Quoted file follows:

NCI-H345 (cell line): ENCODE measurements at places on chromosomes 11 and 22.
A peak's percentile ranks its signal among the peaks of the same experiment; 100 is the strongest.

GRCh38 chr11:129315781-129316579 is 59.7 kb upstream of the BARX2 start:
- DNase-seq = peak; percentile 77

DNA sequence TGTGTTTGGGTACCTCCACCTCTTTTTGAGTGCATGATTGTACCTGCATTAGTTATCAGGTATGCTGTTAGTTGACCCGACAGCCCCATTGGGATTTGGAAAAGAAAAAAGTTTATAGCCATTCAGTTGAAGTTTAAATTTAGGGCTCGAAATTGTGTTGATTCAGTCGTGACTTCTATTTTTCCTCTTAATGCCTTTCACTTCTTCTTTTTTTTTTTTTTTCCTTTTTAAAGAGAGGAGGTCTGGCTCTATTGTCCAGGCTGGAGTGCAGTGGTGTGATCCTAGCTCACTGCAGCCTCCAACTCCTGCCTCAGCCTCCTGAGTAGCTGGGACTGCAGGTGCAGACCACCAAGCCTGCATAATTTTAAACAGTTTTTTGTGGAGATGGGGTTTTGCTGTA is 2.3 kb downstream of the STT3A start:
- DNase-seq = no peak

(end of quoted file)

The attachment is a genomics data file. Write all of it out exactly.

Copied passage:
NCI-H345 (cell line): ENCODE measurements at places on chromosomes 11 and 22.
A peak's percentile ranks its signal among the peaks of the same experiment; 100 is the strongest.

GRCh38 chr11:129315781-129316579 is 59.7 kb upstream of the BARX2 start:
- DNase-seq = peak; percentile 77

DNA sequence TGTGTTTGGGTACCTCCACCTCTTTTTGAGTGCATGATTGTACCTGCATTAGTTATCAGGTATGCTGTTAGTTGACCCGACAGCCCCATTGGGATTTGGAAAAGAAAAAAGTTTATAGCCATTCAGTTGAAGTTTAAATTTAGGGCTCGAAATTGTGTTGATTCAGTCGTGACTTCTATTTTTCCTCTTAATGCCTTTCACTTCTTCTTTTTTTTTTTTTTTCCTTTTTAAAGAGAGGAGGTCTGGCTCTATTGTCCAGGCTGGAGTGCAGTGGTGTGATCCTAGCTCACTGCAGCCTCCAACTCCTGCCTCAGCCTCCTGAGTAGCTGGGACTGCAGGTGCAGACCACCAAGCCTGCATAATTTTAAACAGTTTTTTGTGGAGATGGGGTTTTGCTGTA is 2.3 kb downstream of the STT3A start:
- DNase-seq = no peak